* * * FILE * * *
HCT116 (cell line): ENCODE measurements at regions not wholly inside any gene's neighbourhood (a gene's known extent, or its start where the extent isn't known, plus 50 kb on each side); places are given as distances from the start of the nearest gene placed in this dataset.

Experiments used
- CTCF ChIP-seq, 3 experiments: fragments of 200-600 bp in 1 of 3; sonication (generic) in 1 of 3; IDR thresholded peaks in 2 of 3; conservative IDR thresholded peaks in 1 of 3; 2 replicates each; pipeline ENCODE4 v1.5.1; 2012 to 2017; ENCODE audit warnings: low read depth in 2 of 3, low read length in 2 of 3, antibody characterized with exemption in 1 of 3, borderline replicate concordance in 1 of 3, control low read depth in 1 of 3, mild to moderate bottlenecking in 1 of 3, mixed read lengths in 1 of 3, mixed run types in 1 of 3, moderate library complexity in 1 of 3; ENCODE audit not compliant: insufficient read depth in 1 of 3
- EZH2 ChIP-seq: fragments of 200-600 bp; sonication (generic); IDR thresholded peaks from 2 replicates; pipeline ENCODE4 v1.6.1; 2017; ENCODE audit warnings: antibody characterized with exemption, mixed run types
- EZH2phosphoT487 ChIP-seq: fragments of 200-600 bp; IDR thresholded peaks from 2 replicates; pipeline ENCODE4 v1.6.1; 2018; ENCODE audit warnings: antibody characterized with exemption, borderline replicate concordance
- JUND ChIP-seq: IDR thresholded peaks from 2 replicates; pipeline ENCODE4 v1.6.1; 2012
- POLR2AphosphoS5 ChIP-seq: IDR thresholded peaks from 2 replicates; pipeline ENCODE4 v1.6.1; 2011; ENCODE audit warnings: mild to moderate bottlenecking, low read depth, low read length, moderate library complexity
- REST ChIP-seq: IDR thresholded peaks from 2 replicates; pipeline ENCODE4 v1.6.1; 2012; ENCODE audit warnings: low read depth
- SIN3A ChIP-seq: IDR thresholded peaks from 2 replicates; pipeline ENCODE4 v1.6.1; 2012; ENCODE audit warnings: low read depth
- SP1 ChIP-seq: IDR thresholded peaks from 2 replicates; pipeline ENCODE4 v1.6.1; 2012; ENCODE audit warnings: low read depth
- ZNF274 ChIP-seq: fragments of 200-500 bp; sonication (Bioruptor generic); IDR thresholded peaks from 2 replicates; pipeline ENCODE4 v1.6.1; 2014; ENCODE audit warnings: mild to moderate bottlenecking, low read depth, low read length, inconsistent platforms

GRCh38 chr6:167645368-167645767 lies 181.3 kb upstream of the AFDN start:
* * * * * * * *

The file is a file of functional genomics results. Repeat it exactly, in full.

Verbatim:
HCT116 (cell line): ENCODE measurements at regions not wholly inside any gene's neighbourhood (a gene's known extent, or its start where the extent isn't known, plus 50 kb on each side); places are given as distances from the start of the nearest gene placed in this dataset.

Experiments used
- CTCF ChIP-seq, 3 experiments: fragments of 200-600 bp in 1 of 3; sonication (generic) in 1 of 3; IDR thresholded peaks in 2 of 3; conservative IDR thresholded peaks in 1 of 3; 2 replicates each; pipeline ENCODE4 v1.5.1; 2012 to 2017; ENCODE audit warnings: low read depth in 2 of 3, low read length in 2 of 3, antibody characterized with exemption in 1 of 3, borderline replicate concordance in 1 of 3, control low read depth in 1 of 3, mild to moderate bottlenecking in 1 of 3, mixed read lengths in 1 of 3, mixed run types in 1 of 3, moderate library complexity in 1 of 3; ENCODE audit not compliant: insufficient read depth in 1 of 3
- EZH2 ChIP-seq: fragments of 200-600 bp; sonication (generic); IDR thresholded peaks from 2 replicates; pipeline ENCODE4 v1.6.1; 2017; ENCODE audit warnings: antibody characterized with exemption, mixed run types
- EZH2phosphoT487 ChIP-seq: fragments of 200-600 bp; IDR thresholded peaks from 2 replicates; pipeline ENCODE4 v1.6.1; 2018; ENCODE audit warnings: antibody characterized with exemption, borderline replicate concordance
- JUND ChIP-seq: IDR thresholded peaks from 2 replicates; pipeline ENCODE4 v1.6.1; 2012
- POLR2AphosphoS5 ChIP-seq: IDR thresholded peaks from 2 replicates; pipeline ENCODE4 v1.6.1; 2011; ENCODE audit warnings: mild to moderate bottlenecking, low read depth, low read length, moderate library complexity
- REST ChIP-seq: IDR thresholded peaks from 2 replicates; pipeline ENCODE4 v1.6.1; 2012; ENCODE audit warnings: low read depth
- SIN3A ChIP-seq: IDR thresholded peaks from 2 replicates; pipeline ENCODE4 v1.6.1; 2012; ENCODE audit warnings: low read depth
- SP1 ChIP-seq: IDR thresholded peaks from 2 replicates; pipeline ENCODE4 v1.6.1; 2012; ENCODE audit warnings: low read depth
- ZNF274 ChIP-seq: fragments of 200-500 bp; sonication (Bioruptor generic); IDR thresholded peaks from 2 replicates; pipeline ENCODE4 v1.6.1; 2014; ENCODE audit warnings: mild to moderate bottlenecking, low read depth, low read length, inconsistent platforms

GRCh38 chr6:167645368-167645767 lies 181.3 kb upstream of the AFDN start: